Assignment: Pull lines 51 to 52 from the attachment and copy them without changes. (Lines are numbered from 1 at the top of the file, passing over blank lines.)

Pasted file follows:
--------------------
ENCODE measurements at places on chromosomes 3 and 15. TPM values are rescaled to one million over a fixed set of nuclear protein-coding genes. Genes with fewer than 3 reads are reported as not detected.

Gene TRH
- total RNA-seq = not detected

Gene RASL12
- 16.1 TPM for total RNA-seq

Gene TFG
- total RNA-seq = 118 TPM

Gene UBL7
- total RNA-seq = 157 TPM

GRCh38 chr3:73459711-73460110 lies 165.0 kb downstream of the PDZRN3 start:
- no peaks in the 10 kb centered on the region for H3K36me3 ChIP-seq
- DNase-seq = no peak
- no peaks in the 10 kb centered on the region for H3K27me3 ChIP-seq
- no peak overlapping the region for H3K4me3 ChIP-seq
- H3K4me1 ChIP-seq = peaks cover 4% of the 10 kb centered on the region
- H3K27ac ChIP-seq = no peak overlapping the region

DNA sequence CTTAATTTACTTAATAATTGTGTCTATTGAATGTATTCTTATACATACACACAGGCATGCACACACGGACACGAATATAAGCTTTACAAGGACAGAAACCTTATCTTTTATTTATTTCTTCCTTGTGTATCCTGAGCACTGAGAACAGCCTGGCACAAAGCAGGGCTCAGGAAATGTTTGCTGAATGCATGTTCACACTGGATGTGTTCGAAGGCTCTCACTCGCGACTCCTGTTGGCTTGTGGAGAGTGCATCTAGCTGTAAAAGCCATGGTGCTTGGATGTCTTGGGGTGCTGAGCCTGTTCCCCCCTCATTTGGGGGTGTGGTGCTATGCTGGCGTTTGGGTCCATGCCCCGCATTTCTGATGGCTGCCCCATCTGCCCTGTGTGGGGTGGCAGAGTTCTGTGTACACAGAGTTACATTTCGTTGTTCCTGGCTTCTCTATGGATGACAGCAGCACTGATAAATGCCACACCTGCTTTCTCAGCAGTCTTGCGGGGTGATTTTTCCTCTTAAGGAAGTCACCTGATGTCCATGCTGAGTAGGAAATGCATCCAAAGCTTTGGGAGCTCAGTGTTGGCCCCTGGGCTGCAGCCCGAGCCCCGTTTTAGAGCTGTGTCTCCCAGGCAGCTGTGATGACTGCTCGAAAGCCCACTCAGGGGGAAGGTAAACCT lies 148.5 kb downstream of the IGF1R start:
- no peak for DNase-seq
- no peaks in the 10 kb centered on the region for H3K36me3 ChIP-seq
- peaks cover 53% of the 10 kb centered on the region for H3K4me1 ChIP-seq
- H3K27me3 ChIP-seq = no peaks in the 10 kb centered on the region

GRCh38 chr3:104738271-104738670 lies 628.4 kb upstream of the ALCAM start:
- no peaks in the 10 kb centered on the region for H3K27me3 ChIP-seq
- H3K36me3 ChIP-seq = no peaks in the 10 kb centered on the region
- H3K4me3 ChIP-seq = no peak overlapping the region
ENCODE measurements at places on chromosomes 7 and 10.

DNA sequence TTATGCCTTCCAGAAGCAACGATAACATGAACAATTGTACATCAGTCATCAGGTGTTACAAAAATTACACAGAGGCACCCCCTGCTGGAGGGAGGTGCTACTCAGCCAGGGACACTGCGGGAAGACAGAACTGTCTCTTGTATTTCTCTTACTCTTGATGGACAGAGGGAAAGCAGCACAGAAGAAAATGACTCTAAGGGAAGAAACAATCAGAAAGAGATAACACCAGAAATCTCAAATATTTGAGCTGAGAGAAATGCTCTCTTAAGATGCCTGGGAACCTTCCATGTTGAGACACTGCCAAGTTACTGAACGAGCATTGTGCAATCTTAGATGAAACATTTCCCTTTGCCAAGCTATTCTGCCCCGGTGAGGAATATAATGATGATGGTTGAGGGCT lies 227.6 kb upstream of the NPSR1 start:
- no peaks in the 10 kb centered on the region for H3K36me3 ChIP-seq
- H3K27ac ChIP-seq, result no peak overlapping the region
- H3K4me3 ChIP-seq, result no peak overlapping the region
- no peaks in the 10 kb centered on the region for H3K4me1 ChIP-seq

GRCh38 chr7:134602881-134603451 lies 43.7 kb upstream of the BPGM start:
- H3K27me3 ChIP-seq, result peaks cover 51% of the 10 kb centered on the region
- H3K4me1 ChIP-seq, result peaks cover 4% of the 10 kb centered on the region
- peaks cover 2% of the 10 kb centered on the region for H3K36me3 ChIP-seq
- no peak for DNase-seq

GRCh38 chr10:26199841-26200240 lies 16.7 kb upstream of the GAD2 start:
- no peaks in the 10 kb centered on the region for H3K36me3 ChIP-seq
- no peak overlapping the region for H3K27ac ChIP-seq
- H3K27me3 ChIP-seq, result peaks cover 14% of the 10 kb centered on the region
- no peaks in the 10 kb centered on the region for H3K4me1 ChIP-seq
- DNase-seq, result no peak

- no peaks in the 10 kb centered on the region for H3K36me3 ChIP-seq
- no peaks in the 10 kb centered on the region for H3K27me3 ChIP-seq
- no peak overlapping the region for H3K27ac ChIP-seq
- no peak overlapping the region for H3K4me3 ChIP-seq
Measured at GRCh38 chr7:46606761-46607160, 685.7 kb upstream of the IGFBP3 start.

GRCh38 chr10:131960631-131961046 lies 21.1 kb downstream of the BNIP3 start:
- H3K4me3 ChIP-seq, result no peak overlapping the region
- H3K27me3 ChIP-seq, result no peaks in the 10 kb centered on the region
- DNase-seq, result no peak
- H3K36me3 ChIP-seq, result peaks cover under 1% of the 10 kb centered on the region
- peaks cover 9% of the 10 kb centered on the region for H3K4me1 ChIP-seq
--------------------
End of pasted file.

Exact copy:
- DNase-seq, result no peak
- H3K36me3 ChIP-seq, result peaks cover under 1% of the 10 kb centered on the region